As described above, the system executed root cause analysis and determined the root cause for symptomatic fault A is fault F. The diagnosis log for fault A shows that the conditions tested for faults D and E did not indicate a problem and that a result for fault G could not be determined, possibly because of the problem on fault F.
 If the resulting fault tree did not find a root problem, then the composite result for fault A would indicate NO_PROBLEM. Such result would contradict the original assertion of a PROBLEM. In this case, the engine would throw out the composite result and leave the original PROBLEM result. Such a problem may have been intermittent and resolved itself quickly, or the detector was faulty, or the diagnosis was incomplete, perhaps requiring additional testing and diagnosis.
 Referring to FIG. 7, according to another situation, multiple symptomatic faults may be caused by the same root problem. This may result in portions of multiple fault trees being identical, that is the diagnosis for multiple symptomatic faults would create the same faults with possibly the same results. Consider two symptomatic faults, A and B shown in FIG. 7. Both faults enter the system at the same time and fault handlers for both faults A and B attempt to create same fault C. The engine can handle this scenario in several different ways shown in FIGS. 7 and 7A. A simple implementation would create two copies of fault C, one for each fault tree. Each fault tree would only be aware of its copy and, thus, each copy of fault C would be diagnosed separately. This is depicted in FIG. 7 with C being the copy. The above approach may result in tests being performed for the same condition twice, which may not be desirable for performance reasons.
 Alternatively, the system creates two copies of fault C but “reuses” the results of test(s). For example, consider that fault C is created first and subsequently tested. A short time later fault C′ is created. Instead of performing the same test again, the engine would use the test result from fault C for fault C′. A drawback to this approach, however, is that, depending on the semantics of the test, a significant amount of time may have passed such that the result computed for fault C may be invalid for fault C′, that is the result for C is now “stale”. To alleviate this issue, the system may employ certain rules or heuristics to determine when and if a test result can be reused. The system may only reuse the results from certain tests or may only reuse a result depending on its state. For example, using the test result states defined above in the preferred implementation, a NO_PROBLEM result may always be re-tested but a PROBLEM or UNKNOWN result may be reused regardless of the time elapsed. The engine may also “age” test results. For example, if fault C′ occurs within a certain amount of time after fault C as determined by some heuristic “aging” factor, then the result for C can be used. Otherwise fault C′ is re-tested. An “aging” factor may be defined system-wide or an “aging” factor may be specified per fault type or per test. A system implementation may utilize only one set of rules or heuristics for test result reuse or may use a combination of approaches.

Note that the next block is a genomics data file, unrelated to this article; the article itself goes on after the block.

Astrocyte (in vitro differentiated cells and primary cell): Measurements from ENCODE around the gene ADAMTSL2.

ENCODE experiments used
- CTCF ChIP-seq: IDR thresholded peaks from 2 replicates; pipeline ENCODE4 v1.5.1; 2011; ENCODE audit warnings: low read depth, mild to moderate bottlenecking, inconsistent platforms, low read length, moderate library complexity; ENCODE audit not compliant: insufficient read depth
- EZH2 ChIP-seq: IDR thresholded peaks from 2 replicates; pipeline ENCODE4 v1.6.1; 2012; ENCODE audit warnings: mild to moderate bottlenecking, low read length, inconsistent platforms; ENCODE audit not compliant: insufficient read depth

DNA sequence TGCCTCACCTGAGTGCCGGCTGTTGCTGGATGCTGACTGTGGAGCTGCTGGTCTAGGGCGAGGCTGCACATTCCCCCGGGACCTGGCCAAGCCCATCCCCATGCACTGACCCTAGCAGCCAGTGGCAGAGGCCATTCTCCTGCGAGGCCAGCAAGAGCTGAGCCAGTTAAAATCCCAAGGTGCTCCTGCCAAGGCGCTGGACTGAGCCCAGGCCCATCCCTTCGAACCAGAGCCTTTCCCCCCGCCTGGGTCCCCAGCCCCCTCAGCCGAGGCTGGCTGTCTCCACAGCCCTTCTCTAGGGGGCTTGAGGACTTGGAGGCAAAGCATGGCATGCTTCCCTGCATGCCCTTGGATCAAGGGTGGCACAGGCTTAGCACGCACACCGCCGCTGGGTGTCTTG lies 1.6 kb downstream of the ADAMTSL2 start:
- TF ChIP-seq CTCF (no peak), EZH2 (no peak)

FIG. 7A depicts another approach to handling identical fault tree portions or sub-trees is to share sub-trees amongst multiple symptomatic faults. In this embodiment, instead of multiple fault super-trees maintaining their own copy of a particular sub-tree, the super-trees would “intersect” at certain faults and share a common sub-tree. Therefore fault C is shared by faults A and B.
 Thus, faults A and B would share fault C and its associated test result(s). A similar issue exists, however, regarding “stale” test results, as described above. Similar rules or heuristics can be applied here as well. If fault B intersects with fault C some time after fault A, these rules can be applied to determine if fault C needs to be re-tested. FIG. 7B illustrates a more complete example using the test result states defined above in the preferred implementation. In the diagram of FIG. 7B, faults A and F intersect at fault C and share its PROBLEM test result. The root cause of both A and F is fault D.